In keeping with what the Church did in 2018 and the historical reality of the Catholic Church in Nicaragua, last week Bishop Rolando José Álvarez appeared on his knees in public in front of the police. This bishop of two dioceses, Matagalpa and Estelí, major Sandinista strongholds, shouted excitedly that he was being persecuted, calling out with the figure of Christ in his hand. Curiously, this area has seven religious radio stations which are administered by this bishop. Before 2018, the religious media had tax exemptions, but these privileges have been withdrawn and that is at the root of the spectacle that Álvarez created. Of course, when we review the history of the church, we find that this institution has been reluctant to declare its income, despite collecting healthy revenues from its parishioners. The church hierarchy objects to declaring and paying their taxes, obligations that any honest citizen fulfils.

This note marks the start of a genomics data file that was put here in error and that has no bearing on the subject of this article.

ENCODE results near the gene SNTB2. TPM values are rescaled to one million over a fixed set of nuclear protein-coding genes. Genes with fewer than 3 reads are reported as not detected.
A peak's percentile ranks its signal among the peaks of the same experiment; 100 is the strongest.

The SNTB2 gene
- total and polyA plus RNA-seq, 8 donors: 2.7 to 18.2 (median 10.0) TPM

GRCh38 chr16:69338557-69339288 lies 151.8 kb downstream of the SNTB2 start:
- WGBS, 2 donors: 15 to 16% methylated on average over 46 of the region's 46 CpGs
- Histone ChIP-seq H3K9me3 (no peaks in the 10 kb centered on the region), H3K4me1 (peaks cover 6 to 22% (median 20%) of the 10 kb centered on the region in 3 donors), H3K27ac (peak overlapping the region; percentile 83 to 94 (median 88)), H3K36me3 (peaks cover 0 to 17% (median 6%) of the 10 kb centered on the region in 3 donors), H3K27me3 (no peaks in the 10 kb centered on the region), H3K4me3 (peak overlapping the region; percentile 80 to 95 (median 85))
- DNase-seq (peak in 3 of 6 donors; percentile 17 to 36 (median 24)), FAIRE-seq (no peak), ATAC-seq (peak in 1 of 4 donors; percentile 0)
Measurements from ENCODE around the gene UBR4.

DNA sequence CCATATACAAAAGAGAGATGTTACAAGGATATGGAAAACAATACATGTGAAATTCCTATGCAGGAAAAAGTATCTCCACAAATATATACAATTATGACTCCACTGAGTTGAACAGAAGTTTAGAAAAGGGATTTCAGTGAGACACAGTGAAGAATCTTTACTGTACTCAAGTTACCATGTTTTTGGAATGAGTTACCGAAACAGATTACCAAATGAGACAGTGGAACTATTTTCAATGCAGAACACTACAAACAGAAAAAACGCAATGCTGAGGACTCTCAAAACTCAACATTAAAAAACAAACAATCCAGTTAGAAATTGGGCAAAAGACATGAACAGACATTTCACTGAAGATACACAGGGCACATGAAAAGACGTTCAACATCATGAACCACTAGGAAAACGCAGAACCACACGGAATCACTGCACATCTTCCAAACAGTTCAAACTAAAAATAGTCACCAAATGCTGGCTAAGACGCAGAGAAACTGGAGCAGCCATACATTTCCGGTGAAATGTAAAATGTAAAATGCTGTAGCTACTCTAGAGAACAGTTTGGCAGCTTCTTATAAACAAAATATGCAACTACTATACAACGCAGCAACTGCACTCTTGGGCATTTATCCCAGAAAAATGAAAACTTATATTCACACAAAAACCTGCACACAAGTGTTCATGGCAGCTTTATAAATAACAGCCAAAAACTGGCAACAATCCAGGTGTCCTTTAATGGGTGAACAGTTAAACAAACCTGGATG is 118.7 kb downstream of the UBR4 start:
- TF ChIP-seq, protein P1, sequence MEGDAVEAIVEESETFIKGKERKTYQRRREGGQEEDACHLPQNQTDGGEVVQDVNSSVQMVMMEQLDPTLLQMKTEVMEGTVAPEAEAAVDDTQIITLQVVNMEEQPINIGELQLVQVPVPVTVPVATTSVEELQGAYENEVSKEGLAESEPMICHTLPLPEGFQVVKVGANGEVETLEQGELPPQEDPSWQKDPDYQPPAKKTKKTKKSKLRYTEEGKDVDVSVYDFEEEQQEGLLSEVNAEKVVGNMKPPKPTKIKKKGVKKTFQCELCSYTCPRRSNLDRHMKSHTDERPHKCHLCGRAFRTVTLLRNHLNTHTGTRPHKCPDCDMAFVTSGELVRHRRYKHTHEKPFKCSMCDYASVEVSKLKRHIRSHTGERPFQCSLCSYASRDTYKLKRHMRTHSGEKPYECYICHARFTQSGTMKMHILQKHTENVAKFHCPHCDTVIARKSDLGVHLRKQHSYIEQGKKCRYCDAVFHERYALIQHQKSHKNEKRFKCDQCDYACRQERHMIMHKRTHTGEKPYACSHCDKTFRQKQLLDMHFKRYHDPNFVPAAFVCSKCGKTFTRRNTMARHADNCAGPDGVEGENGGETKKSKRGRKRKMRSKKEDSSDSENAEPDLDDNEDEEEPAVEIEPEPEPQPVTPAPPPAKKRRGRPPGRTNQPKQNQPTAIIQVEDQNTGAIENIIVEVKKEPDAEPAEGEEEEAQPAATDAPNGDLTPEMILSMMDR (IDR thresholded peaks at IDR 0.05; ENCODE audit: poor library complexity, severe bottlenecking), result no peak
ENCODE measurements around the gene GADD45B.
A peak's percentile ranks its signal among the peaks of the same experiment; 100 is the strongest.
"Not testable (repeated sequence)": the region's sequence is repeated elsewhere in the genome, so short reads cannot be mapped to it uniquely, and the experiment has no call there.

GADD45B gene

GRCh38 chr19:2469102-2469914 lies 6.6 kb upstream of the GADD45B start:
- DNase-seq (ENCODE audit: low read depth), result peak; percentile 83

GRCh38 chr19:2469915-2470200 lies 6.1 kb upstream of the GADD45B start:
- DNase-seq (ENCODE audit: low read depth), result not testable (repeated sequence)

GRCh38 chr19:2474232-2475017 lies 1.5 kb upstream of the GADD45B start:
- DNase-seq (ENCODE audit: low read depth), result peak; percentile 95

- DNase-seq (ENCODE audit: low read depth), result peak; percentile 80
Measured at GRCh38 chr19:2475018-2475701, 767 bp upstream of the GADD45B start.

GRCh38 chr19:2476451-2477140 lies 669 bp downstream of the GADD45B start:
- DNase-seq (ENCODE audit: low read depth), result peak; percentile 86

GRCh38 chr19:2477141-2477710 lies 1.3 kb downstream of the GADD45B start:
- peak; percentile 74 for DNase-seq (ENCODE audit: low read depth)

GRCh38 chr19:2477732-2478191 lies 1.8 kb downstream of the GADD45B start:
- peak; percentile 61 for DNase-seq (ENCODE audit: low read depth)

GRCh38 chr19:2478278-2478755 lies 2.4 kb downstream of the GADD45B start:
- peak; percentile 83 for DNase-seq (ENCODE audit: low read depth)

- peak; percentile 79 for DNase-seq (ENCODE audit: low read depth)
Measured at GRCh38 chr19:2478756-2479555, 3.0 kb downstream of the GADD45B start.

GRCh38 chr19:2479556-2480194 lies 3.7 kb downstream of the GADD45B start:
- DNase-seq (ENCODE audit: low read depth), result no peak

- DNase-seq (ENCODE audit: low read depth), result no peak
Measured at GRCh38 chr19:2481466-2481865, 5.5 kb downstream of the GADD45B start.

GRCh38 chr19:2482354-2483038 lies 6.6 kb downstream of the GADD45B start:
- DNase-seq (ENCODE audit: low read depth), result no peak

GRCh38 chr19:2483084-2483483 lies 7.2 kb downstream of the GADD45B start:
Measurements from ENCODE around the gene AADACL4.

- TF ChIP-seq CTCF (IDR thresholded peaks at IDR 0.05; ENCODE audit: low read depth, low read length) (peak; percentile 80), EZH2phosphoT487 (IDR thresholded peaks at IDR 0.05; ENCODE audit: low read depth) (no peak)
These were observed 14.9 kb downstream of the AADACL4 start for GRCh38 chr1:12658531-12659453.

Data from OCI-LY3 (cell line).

But, liberation theology is still alive and well in spite of the Nicaraguan clergy. In 2015 during the celebration of the 50th anniversary of the Pact of the Catacombs, signed in Domitilla, Italy, in 1965, Pope Francis told Jon Sobrino, one of the greatest liberation theologians, to “carry on writing.” In the present context, it is an unparalleled extrapolation that runs against history for Bishop Álvarez to compare himself (as he did) to the great St. Oscar Romero, martyr of the poor and oppressed of El Salvador. The Catholic Church in Nicaragua lags way behind all the other churches in Central America in terms any real commitment to the people. Therefore, to repeat: amen, amen, let us pray for the church of Nicaragua which is out of touch with reality and has no historical memory. But it is not enough to pray; as the song goes, “No basta rezar; hacen falta muchas cosas para conseguir la paz” — many other conditions are needed to achieve peace.

By Nan McCurdy

Nicaragua Elected Secretary General of Regional Organization, SICA